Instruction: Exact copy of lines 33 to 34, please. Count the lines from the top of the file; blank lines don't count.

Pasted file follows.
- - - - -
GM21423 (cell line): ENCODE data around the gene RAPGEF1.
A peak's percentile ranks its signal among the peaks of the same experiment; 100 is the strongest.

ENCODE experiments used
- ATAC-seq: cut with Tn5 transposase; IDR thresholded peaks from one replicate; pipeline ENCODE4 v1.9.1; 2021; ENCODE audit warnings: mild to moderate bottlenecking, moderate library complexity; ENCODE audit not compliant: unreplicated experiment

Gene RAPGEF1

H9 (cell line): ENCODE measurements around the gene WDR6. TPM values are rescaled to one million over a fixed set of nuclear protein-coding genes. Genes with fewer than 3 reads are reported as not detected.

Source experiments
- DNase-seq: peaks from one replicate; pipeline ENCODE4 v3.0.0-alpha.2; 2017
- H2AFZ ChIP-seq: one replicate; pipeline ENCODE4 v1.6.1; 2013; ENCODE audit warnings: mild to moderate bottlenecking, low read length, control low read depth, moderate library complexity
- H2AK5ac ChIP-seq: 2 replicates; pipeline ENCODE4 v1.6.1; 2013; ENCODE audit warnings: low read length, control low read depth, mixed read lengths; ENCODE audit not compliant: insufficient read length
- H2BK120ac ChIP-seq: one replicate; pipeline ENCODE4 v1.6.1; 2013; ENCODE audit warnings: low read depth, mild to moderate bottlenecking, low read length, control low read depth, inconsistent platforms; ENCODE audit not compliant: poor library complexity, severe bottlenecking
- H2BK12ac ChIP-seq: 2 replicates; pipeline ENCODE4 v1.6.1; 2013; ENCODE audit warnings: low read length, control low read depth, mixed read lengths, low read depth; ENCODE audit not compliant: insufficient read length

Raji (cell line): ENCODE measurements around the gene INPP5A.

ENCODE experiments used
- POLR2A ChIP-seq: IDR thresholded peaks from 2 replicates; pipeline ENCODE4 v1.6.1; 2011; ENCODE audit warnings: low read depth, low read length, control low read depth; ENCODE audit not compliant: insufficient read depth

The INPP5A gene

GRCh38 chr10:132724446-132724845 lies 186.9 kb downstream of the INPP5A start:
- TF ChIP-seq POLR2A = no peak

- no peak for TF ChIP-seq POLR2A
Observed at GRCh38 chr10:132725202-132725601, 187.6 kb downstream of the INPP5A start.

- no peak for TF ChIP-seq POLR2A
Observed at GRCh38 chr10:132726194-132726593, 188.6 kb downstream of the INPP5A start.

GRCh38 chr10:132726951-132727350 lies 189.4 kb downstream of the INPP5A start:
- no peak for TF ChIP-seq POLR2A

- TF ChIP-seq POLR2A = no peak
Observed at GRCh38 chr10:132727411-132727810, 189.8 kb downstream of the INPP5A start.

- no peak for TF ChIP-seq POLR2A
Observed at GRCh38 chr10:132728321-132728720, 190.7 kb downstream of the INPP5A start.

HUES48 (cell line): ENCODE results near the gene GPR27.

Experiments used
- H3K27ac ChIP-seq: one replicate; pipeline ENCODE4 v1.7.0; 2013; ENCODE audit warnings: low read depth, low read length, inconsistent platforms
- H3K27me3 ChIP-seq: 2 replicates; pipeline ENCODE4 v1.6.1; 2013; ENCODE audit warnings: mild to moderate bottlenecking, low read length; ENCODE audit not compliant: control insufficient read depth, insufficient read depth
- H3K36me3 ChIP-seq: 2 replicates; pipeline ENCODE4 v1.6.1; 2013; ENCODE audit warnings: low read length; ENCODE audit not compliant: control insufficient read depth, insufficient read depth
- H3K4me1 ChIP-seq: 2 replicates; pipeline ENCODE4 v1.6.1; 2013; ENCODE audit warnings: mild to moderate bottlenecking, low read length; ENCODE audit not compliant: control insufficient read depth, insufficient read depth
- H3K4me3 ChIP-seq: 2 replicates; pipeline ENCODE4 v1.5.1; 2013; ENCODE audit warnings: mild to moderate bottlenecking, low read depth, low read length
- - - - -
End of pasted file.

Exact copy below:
- H3K36me3 ChIP-seq: 2 replicates; pipeline ENCODE4 v1.6.1; 2013; ENCODE audit warnings: low read length; ENCODE audit not compliant: control insufficient read depth, insufficient read depth
- H3K4me1 ChIP-seq: 2 replicates; pipeline ENCODE4 v1.6.1; 2013; ENCODE audit warnings: mild to moderate bottlenecking, low read length; ENCODE audit not compliant: control insufficient read depth, insufficient read depth